There are faults, however, as we have already hinted, incident to this branch of literature, for which we have little toleration; but we cannot think that our severity towards them should be construed into any want of indulgence to poets in general, since they are all of a kind that can only affect those who have a genuine veneration for the poetical character, and consist chiefly of apparent violations of its dignity and honour. Among the first and most usual, we might mention the indications of great conceit and self-admiration, when united with ordinary talents. Excellence in poetry is so high and so rare an excellence, as not only to eclipse, but to appear contrasted with all moderate degrees of merit. It has a tone and a language of its own, therefore, which it is mere impertinence in ordinary mortals to usurp; and when a writer of slender' endowmenis assumes that which is only allowed to the highest, he not only makes his defects more conspicuous, by exposing them to such overwhelming comparisons, but provokes and disgusts us by the manifest folly and vanity of his pretensions--which unlucky qualities come naturally to strike us as the most prominent and characteristic of his works, and effectually indispose us towards any trilling though real merits they may happen to possess. Another and a more intolerable fault, as more frequently attaching to su, perior talents, is that perversity or affectation which leads an author to distort or disfigure his compositions, either by a silly ambition of singularity, an unfortunate attempt to combine qualities that are truly irreconcileable, or an absurd predilection for some fantastic style or manner, in which no one but himself can perceive any fitness or beauty. In such cases, we are not merely offended by the positive deformities which are thus pro
duced, but by the feeling that they are produced wilfully and with much effort, and by the humiliating spectacle they afford of the existence of paltry prejudices and despicable vanities in minds which we naturally love to consider as the dwellingplace of noble sentiments and enchanting contemplations. Akin to this source of displeasure, but of a more aggravated description, is that which arises from the visible indication of any great moral defect in those highly gifted spirits, whose natural office it seems to be, to purify and exalt the conceptions of ordinary men, by images more lofty and refined than can be suggested by the coarse realities of existence. We do not here allude so much to the loose and luxurious descriptions of love and pleasure which may be found in the works of some great masters, as to the traces of those meaner and more malignant vices which appear still more inconsistent with the poetical character-the traces of paltry jealousy and envy of rival genius-of base servility and adulation to power or riches of party profligacy or personal spite or rancour-and all the other low and unworthy passions which excite a mingled feeling of loathing and contempt, and not only untune the mind for all fine or exalted contemplations, but at once disenchant all the fairy scenes whose creation must be referred to the agency of spirits so degraded.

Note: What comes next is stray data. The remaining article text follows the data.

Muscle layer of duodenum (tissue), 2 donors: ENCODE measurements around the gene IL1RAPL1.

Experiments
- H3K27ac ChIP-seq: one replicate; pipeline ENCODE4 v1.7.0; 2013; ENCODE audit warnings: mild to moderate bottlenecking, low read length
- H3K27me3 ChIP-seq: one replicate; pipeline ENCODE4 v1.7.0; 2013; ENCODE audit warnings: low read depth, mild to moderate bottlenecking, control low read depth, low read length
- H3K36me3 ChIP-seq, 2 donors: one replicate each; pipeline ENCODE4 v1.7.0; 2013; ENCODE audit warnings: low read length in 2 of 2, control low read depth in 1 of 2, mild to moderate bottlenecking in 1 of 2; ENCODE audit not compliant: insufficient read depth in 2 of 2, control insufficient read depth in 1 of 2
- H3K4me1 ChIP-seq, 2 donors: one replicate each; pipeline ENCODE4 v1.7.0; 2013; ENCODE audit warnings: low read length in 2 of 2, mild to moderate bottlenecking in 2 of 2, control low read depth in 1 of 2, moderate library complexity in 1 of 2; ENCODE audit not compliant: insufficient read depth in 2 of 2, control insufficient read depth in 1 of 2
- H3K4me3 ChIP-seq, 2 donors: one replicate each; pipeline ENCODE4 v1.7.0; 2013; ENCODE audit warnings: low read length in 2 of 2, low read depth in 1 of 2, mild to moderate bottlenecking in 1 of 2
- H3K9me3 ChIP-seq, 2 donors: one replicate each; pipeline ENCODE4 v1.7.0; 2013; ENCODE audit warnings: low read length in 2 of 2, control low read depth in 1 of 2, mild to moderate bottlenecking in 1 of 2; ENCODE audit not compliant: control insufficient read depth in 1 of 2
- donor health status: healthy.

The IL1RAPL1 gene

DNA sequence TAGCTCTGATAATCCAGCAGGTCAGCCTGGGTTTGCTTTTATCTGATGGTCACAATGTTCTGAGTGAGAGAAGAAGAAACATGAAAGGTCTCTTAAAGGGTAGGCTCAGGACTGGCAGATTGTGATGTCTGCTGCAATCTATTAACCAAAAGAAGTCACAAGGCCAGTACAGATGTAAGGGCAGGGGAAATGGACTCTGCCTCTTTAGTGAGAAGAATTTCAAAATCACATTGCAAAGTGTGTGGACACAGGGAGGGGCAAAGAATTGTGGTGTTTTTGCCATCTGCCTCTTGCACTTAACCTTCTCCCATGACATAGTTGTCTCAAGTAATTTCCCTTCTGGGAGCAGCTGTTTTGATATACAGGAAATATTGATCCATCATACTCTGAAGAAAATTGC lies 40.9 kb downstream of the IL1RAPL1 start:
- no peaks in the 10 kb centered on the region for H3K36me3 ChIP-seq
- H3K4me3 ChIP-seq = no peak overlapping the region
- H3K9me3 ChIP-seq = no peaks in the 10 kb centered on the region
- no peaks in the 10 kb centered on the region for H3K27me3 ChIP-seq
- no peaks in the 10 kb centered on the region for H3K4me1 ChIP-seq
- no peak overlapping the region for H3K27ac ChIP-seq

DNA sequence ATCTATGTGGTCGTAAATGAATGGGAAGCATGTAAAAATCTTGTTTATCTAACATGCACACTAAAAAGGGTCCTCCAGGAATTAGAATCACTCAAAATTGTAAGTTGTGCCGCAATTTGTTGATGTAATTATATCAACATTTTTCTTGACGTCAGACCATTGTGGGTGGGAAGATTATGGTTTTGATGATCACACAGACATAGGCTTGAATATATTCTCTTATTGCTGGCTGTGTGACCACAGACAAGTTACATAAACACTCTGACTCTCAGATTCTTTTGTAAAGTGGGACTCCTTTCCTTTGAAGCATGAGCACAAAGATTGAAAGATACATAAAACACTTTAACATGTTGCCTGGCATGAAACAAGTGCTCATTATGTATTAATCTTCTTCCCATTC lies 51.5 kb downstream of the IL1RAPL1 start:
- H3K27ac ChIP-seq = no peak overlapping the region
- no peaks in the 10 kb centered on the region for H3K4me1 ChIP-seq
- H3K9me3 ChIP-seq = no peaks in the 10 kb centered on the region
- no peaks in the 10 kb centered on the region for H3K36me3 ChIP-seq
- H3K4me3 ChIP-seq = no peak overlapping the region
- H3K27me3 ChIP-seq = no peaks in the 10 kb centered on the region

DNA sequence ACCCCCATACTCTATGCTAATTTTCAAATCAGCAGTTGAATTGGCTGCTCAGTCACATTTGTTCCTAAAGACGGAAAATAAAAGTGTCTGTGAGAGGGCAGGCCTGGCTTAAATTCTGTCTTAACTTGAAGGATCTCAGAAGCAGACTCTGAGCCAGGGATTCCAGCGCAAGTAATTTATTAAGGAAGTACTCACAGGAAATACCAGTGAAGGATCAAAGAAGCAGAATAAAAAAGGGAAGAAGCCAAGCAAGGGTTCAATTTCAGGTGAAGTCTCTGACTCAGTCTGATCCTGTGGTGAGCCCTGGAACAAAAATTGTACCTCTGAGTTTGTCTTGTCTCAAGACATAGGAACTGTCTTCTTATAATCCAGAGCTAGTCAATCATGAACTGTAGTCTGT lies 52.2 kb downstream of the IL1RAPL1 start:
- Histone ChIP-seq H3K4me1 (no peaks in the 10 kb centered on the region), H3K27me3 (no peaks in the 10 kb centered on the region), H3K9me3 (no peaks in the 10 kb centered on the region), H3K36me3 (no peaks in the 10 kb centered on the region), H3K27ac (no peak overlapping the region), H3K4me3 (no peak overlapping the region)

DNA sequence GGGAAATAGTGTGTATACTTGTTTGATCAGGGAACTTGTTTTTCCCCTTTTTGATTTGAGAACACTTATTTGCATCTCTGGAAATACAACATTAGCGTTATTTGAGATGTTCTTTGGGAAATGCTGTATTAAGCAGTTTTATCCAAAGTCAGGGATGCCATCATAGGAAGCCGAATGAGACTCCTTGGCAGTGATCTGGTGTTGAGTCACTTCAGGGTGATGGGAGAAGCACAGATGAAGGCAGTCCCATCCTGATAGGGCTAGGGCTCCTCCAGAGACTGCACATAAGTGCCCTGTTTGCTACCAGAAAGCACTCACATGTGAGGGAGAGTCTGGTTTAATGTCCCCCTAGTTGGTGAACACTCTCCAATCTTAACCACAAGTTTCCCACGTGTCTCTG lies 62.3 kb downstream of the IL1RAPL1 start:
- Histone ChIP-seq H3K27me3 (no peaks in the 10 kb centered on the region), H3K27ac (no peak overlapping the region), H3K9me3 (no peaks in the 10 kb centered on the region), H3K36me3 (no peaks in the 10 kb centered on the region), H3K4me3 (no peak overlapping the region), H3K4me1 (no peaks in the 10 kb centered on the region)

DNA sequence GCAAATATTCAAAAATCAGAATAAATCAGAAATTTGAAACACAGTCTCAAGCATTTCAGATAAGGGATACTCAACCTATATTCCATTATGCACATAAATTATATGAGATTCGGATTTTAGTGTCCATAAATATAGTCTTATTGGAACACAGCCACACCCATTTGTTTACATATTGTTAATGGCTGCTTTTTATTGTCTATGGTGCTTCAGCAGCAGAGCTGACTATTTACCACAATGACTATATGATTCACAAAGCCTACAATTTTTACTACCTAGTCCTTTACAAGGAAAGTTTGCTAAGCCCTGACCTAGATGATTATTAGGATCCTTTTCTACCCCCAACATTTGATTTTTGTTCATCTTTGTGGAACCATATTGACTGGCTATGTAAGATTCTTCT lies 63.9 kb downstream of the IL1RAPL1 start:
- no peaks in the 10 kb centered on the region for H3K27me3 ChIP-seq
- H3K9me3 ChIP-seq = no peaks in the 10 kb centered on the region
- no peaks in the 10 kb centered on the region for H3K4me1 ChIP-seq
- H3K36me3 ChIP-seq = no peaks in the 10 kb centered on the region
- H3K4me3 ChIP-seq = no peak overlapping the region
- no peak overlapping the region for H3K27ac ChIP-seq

Except when our bile is stirred by the display of such infirmities as these, we look upon ourselves as very indulgent judges of poetry; and believe we have, upon the whole, incurred the displeasure of the judicious much oftener by an excessive lenity, than by any undue measure of severity—for our rash and unqualified praises, than for our intemperate or embittered cen